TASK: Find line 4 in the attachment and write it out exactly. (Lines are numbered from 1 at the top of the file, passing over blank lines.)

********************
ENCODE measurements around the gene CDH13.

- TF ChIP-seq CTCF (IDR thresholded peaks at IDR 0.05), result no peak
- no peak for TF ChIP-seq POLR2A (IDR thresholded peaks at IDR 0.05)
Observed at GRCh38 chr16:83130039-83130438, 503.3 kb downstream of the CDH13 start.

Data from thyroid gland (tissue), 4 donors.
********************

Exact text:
Observed at GRCh38 chr16:83130039-83130438, 503.3 kb downstream of the CDH13 start.